My goal for the year was to collect an average of $100 per month, or $1200 for the year. I'm a bit behind that pace as we enter the fourth quarter, but between the announced increases and a few companies that traditionally pay special dividends in December, there is still a chance I can meet that goal.
The portfolio as a whole held up pretty well during a volatile quarter for the market, as it gained $420 in value since the last update. The gain includes new cash that was deposited during the quarter, so my existing positions dropped slightly during the period. I have no complaints or concerns at this time, as the portfolio is performing as planned, with increasing dividend income over last quarter.
On The Radar
There are a few companies that I am watching closely in their recent struggles. Coach (COH) and Mattel have both seen decreasing earnings due to changing consumer tastes and poor execution. While Mattel has maintained its streak of regular increases, Coach has now paid the same amount for 6 quarters in a row. The payout appears to be safe at 72% of expected 2014 earnings, but I don't foresee the company raising the dividend any higher until it can return to positive earnings growth. Coach releases earnings on October 28th, and I will be looking closely to see what management has to say regarding future expectations. Mattel usually announces its increase in January, so I plan to wait until then before making any moves.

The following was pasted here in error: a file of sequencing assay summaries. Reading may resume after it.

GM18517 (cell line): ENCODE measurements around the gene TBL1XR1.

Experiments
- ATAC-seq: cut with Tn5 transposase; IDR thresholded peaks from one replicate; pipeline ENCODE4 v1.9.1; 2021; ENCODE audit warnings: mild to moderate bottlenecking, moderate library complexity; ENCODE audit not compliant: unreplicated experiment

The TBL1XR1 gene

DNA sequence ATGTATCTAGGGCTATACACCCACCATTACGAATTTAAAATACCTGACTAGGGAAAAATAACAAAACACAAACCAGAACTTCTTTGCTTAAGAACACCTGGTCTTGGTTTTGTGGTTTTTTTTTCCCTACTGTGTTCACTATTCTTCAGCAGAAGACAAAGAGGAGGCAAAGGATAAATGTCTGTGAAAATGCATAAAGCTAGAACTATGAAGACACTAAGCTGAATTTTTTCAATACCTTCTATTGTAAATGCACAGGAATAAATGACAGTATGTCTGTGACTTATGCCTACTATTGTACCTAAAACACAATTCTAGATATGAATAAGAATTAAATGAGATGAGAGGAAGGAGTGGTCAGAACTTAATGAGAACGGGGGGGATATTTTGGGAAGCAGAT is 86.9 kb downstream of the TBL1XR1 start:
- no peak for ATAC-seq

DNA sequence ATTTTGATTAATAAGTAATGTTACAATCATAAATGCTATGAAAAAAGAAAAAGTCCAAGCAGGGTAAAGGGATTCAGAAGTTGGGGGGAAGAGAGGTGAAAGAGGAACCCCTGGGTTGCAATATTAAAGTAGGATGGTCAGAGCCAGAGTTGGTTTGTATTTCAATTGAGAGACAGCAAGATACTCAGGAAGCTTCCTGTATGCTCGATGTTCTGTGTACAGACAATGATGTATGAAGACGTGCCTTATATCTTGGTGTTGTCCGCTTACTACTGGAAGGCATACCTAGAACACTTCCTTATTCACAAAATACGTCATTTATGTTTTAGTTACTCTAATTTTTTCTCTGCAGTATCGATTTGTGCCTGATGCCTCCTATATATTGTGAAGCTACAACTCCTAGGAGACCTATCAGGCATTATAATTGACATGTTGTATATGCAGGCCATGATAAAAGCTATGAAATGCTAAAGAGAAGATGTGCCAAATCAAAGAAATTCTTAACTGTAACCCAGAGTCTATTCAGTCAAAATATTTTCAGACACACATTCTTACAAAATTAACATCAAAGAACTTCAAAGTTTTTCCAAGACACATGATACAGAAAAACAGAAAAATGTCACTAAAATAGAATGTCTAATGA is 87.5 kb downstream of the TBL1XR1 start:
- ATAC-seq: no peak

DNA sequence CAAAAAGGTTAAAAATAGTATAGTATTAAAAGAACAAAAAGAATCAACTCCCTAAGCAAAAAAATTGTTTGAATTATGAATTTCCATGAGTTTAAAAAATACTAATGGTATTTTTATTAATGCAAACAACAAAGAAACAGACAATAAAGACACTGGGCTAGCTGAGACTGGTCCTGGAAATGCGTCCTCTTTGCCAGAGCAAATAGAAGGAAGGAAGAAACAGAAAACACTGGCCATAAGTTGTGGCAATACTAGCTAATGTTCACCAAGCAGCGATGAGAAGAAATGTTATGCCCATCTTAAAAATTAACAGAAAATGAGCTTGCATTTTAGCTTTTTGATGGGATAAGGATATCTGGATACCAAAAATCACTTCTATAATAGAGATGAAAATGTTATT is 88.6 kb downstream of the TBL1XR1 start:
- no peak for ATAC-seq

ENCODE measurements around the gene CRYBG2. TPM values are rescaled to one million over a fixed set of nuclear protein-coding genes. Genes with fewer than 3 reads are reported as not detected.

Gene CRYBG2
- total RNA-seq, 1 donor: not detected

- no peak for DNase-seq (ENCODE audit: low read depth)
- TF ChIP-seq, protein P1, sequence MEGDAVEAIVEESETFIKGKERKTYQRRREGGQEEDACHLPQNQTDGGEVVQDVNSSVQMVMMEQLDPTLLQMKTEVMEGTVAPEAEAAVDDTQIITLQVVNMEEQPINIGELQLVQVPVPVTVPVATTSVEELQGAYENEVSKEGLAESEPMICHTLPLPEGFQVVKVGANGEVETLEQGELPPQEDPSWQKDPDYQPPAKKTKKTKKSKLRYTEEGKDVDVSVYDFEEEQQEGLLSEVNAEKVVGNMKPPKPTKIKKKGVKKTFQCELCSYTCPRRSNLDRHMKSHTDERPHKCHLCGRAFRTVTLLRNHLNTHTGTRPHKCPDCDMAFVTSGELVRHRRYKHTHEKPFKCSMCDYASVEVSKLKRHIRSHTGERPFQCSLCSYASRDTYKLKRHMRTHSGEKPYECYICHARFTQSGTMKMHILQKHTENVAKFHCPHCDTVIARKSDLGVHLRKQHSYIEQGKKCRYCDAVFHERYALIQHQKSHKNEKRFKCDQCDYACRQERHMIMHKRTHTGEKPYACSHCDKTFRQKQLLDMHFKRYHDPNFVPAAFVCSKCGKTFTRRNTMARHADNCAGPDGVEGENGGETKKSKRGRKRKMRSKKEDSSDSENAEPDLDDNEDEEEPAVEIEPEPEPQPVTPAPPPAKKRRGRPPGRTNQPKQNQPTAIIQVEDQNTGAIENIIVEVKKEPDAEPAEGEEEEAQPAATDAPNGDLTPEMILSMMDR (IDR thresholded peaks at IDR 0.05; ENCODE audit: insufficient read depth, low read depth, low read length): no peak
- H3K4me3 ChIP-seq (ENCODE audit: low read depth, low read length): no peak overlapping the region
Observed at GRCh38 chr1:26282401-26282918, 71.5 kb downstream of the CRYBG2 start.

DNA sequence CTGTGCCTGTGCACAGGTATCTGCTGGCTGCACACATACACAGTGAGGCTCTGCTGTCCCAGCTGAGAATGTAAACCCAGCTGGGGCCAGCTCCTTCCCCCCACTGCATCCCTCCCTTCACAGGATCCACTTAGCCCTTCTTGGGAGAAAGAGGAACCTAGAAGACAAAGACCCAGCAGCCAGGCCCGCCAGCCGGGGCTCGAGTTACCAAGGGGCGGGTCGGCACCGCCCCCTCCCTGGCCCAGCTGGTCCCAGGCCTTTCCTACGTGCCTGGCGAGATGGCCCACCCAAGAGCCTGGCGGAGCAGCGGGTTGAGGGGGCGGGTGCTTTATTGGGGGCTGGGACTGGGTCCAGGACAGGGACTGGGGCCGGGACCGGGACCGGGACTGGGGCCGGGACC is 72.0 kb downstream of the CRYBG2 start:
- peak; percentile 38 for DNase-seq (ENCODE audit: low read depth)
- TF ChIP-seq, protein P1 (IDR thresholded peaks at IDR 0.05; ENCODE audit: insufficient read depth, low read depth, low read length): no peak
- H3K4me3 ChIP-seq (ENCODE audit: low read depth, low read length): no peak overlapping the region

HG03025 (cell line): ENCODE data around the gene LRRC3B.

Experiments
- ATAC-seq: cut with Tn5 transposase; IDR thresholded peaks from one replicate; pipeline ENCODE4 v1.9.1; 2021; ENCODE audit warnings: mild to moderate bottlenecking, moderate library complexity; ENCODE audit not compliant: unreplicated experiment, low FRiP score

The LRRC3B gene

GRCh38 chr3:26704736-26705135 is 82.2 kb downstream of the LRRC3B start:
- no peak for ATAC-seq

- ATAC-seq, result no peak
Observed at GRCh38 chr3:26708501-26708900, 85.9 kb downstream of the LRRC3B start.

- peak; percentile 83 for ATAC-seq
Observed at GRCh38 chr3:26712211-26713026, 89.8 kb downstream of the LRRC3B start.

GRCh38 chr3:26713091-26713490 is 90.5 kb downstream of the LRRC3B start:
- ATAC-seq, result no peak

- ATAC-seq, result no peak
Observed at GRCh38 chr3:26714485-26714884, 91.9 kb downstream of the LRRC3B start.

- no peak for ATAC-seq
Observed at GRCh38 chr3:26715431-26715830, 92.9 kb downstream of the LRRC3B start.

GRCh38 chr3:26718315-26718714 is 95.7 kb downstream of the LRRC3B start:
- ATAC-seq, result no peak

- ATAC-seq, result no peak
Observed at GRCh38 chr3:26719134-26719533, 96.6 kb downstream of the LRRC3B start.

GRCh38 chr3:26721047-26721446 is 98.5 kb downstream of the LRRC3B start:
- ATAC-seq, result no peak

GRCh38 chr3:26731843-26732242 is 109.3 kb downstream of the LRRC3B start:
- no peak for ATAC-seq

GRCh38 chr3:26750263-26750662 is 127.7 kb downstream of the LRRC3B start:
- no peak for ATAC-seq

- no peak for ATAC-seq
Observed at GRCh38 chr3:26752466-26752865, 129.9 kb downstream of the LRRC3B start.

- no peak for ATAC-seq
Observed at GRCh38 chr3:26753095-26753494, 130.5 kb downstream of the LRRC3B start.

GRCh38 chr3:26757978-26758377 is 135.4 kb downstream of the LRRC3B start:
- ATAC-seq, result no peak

I appreciate hearing from others regarding other potential dividend ideas and thoughts on the moves I have made during the last quarter. I've learned so much from sharing my experience and look forward to further discussion in the future. Hopefully, this portfolio can be a good example for other young investors interested in dividend growth investing.
Disclosure: The author is long AAPL, ABC, AMP, BAX, CBRL, CHD, CMI, COH, CVX, DE, DLR, DPS, EOG, FLO, GE, GIS, GME, IBM, KMI, KO, LMT, MAT, MCD, MDP, MDU, MNK, MSFT, NSC, NXPI, O, OHI, OXY, PII, PM, PSX, QCOM, ROST, SBUX, T, TAL, TGT, THO, TUP, UNP, WAG, WEC, WFC, WMT, WSO, WYNN.
The author wrote this article themselves, and it expresses their own opinions. The author is not receiving compensation for it (other than from Seeking Alpha). The author has no business relationship with any company whose stock is mentioned in this article.
Additional disclosure: The companies listed in the tables of this article are all held in my personal 401(k) account. I am a Civil Engineer by trade and am not a professional investment adviser or financial analyst. This article is not an endorsement for the stocks mentioned. Please perform your own due diligence before you decide to trade any securities or other products.